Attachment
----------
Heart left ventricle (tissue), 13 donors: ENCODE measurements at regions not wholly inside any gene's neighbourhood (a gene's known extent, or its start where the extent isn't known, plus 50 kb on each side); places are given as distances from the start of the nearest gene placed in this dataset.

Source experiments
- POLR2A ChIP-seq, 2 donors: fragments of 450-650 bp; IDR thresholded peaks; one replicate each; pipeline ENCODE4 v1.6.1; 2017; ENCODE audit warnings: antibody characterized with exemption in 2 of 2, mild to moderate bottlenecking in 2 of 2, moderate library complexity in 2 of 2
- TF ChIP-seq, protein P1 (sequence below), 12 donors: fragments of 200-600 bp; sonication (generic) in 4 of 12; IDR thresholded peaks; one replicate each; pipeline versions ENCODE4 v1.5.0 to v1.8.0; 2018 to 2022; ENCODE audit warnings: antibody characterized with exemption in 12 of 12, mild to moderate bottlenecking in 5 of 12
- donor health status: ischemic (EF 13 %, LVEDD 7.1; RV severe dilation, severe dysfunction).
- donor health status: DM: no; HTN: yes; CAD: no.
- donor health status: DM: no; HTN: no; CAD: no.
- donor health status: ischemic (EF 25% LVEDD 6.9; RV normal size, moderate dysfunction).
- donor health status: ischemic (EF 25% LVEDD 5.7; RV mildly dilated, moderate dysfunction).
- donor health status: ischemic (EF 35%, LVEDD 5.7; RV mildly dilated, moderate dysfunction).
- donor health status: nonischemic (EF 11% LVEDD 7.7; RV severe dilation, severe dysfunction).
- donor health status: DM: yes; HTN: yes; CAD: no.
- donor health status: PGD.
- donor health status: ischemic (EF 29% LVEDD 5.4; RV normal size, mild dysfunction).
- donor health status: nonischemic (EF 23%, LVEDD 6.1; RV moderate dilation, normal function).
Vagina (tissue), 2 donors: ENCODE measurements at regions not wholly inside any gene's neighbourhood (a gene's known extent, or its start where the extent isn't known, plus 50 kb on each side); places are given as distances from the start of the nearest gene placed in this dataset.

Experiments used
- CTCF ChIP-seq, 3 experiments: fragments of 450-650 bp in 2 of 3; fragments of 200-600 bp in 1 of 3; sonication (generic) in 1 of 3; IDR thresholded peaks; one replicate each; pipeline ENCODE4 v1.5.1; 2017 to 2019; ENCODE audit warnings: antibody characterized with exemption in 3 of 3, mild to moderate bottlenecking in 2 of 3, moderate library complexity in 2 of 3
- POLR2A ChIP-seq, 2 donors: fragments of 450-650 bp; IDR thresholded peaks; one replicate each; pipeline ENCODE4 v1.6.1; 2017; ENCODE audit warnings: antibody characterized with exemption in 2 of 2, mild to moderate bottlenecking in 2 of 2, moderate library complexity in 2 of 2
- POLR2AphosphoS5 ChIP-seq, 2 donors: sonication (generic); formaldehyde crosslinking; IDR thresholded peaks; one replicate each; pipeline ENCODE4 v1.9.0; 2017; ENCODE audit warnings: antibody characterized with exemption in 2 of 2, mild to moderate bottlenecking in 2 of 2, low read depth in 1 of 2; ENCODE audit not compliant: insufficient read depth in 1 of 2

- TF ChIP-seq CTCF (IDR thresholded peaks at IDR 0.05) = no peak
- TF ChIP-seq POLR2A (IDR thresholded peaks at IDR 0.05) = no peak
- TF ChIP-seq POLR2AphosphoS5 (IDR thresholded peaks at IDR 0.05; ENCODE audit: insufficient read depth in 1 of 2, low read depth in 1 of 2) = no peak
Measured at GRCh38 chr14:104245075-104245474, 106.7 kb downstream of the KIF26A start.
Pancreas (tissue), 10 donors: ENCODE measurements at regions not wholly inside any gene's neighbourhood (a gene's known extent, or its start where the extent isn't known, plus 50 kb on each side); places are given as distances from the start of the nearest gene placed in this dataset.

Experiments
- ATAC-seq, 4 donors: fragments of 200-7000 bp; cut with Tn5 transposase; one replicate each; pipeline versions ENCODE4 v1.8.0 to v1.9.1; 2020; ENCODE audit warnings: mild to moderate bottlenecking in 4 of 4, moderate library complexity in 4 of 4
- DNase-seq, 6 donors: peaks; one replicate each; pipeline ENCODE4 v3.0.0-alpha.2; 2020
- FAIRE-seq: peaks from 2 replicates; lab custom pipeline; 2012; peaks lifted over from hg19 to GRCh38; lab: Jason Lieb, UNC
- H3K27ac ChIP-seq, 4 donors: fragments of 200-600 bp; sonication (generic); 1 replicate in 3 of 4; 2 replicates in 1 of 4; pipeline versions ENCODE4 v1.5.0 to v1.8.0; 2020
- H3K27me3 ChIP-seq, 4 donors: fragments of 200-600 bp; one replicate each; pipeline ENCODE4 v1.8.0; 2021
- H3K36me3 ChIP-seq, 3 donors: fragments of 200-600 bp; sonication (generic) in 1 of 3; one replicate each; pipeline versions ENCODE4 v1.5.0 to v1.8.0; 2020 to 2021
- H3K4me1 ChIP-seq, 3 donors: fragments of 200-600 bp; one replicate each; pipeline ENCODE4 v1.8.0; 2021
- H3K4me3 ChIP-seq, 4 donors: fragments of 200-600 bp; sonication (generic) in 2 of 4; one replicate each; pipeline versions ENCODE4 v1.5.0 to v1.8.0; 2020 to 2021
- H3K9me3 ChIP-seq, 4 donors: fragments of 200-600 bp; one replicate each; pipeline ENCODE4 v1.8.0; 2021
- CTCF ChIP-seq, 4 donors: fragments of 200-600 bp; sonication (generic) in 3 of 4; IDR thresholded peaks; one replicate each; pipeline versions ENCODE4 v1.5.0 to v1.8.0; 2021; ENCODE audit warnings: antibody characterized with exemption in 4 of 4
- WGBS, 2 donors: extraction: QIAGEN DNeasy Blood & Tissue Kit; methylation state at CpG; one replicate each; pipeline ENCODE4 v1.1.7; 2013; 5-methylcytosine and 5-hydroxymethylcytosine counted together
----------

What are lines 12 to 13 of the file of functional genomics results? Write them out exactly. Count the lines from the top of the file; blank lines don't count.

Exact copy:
- donor health status: DM: yes; HTN: yes; CAD: no.
- donor health status: PGD.